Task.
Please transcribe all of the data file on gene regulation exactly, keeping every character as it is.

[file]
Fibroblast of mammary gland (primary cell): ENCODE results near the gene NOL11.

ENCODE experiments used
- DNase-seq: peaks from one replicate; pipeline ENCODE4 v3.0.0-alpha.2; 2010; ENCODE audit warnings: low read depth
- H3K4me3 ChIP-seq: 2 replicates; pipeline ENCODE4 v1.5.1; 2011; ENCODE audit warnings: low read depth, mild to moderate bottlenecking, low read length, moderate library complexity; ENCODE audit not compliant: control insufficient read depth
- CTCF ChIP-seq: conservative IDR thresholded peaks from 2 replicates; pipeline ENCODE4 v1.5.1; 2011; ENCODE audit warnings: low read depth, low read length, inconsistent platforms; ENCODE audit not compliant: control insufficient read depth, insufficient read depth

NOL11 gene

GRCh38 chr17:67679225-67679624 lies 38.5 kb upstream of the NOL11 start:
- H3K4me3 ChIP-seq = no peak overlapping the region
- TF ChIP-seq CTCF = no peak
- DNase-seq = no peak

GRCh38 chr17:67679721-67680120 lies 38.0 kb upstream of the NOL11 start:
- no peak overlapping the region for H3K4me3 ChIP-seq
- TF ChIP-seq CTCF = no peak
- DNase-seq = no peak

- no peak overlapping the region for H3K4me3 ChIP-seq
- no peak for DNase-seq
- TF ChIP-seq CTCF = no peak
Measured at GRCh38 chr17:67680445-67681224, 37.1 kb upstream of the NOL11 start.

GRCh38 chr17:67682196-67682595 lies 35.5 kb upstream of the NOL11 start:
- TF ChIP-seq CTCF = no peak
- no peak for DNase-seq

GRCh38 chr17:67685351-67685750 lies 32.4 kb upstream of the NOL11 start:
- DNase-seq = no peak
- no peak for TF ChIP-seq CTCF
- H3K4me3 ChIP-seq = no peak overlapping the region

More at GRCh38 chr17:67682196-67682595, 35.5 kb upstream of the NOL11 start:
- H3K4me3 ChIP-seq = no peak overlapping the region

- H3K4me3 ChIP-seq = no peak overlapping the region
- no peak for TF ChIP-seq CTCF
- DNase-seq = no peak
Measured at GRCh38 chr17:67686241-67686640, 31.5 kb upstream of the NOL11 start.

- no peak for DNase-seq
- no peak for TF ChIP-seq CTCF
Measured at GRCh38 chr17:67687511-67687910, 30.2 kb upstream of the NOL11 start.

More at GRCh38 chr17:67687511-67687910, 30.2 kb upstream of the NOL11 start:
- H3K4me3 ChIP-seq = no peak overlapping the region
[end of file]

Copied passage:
Fibroblast of mammary gland (primary cell): ENCODE results near the gene NOL11.

ENCODE experiments used
- DNase-seq: peaks from one replicate; pipeline ENCODE4 v3.0.0-alpha.2; 2010; ENCODE audit warnings: low read depth
- H3K4me3 ChIP-seq: 2 replicates; pipeline ENCODE4 v1.5.1; 2011; ENCODE audit warnings: low read depth, mild to moderate bottlenecking, low read length, moderate library complexity; ENCODE audit not compliant: control insufficient read depth
- CTCF ChIP-seq: conservative IDR thresholded peaks from 2 replicates; pipeline ENCODE4 v1.5.1; 2011; ENCODE audit warnings: low read depth, low read length, inconsistent platforms; ENCODE audit not compliant: control insufficient read depth, insufficient read depth

NOL11 gene

GRCh38 chr17:67679225-67679624 lies 38.5 kb upstream of the NOL11 start:
- H3K4me3 ChIP-seq = no peak overlapping the region
- TF ChIP-seq CTCF = no peak
- DNase-seq = no peak

GRCh38 chr17:67679721-67680120 lies 38.0 kb upstream of the NOL11 start:
- no peak overlapping the region for H3K4me3 ChIP-seq
- TF ChIP-seq CTCF = no peak
- DNase-seq = no peak

- no peak overlapping the region for H3K4me3 ChIP-seq
- no peak for DNase-seq
- TF ChIP-seq CTCF = no peak
Measured at GRCh38 chr17:67680445-67681224, 37.1 kb upstream of the NOL11 start.

GRCh38 chr17:67682196-67682595 lies 35.5 kb upstream of the NOL11 start:
- TF ChIP-seq CTCF = no peak
- no peak for DNase-seq

GRCh38 chr17:67685351-67685750 lies 32.4 kb upstream of the NOL11 start:
- DNase-seq = no peak
- no peak for TF ChIP-seq CTCF
- H3K4me3 ChIP-seq = no peak overlapping the region

More at GRCh38 chr17:67682196-67682595, 35.5 kb upstream of the NOL11 start:
- H3K4me3 ChIP-seq = no peak overlapping the region

- H3K4me3 ChIP-seq = no peak overlapping the region
- no peak for TF ChIP-seq CTCF
- DNase-seq = no peak
Measured at GRCh38 chr17:67686241-67686640, 31.5 kb upstream of the NOL11 start.

- no peak for DNase-seq
- no peak for TF ChIP-seq CTCF
Measured at GRCh38 chr17:67687511-67687910, 30.2 kb upstream of the NOL11 start.

More at GRCh38 chr17:67687511-67687910, 30.2 kb upstream of the NOL11 start:
- H3K4me3 ChIP-seq = no peak overlapping the region